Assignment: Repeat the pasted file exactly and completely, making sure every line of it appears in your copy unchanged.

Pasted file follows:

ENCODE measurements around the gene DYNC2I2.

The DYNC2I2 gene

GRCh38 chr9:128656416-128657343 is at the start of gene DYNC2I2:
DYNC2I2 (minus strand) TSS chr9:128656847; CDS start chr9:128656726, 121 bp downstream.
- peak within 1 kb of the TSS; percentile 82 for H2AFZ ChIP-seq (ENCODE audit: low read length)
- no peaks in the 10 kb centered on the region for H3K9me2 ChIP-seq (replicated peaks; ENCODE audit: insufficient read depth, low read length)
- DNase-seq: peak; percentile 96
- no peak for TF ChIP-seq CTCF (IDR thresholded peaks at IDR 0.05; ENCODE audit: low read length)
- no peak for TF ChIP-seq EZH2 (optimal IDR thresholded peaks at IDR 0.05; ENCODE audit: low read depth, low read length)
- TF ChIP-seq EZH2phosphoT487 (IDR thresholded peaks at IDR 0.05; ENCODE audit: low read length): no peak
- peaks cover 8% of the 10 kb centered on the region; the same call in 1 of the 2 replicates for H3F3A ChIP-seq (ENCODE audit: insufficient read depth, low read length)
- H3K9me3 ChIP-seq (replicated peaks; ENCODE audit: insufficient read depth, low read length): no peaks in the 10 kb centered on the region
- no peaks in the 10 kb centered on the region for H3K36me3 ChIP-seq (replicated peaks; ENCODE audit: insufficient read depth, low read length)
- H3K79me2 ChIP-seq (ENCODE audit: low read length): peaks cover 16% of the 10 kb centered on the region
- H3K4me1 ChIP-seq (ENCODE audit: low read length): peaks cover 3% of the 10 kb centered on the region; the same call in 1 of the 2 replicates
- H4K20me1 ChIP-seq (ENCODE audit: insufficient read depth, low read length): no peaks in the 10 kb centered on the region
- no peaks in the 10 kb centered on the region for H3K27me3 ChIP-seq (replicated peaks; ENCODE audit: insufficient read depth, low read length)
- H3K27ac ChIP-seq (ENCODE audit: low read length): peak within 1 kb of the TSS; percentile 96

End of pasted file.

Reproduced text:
ENCODE measurements around the gene DYNC2I2.

The DYNC2I2 gene

GRCh38 chr9:128656416-128657343 is at the start of gene DYNC2I2:
DYNC2I2 (minus strand) TSS chr9:128656847; CDS start chr9:128656726, 121 bp downstream.
- peak within 1 kb of the TSS; percentile 82 for H2AFZ ChIP-seq (ENCODE audit: low read length)
- no peaks in the 10 kb centered on the region for H3K9me2 ChIP-seq (replicated peaks; ENCODE audit: insufficient read depth, low read length)
- DNase-seq: peak; percentile 96
- no peak for TF ChIP-seq CTCF (IDR thresholded peaks at IDR 0.05; ENCODE audit: low read length)
- no peak for TF ChIP-seq EZH2 (optimal IDR thresholded peaks at IDR 0.05; ENCODE audit: low read depth, low read length)
- TF ChIP-seq EZH2phosphoT487 (IDR thresholded peaks at IDR 0.05; ENCODE audit: low read length): no peak
- peaks cover 8% of the 10 kb centered on the region; the same call in 1 of the 2 replicates for H3F3A ChIP-seq (ENCODE audit: insufficient read depth, low read length)
- H3K9me3 ChIP-seq (replicated peaks; ENCODE audit: insufficient read depth, low read length): no peaks in the 10 kb centered on the region
- no peaks in the 10 kb centered on the region for H3K36me3 ChIP-seq (replicated peaks; ENCODE audit: insufficient read depth, low read length)
- H3K79me2 ChIP-seq (ENCODE audit: low read length): peaks cover 16% of the 10 kb centered on the region
- H3K4me1 ChIP-seq (ENCODE audit: low read length): peaks cover 3% of the 10 kb centered on the region; the same call in 1 of the 2 replicates
- H4K20me1 ChIP-seq (ENCODE audit: insufficient read depth, low read length): no peaks in the 10 kb centered on the region
- no peaks in the 10 kb centered on the region for H3K27me3 ChIP-seq (replicated peaks; ENCODE audit: insufficient read depth, low read length)
- H3K27ac ChIP-seq (ENCODE audit: low read length): peak within 1 kb of the TSS; percentile 96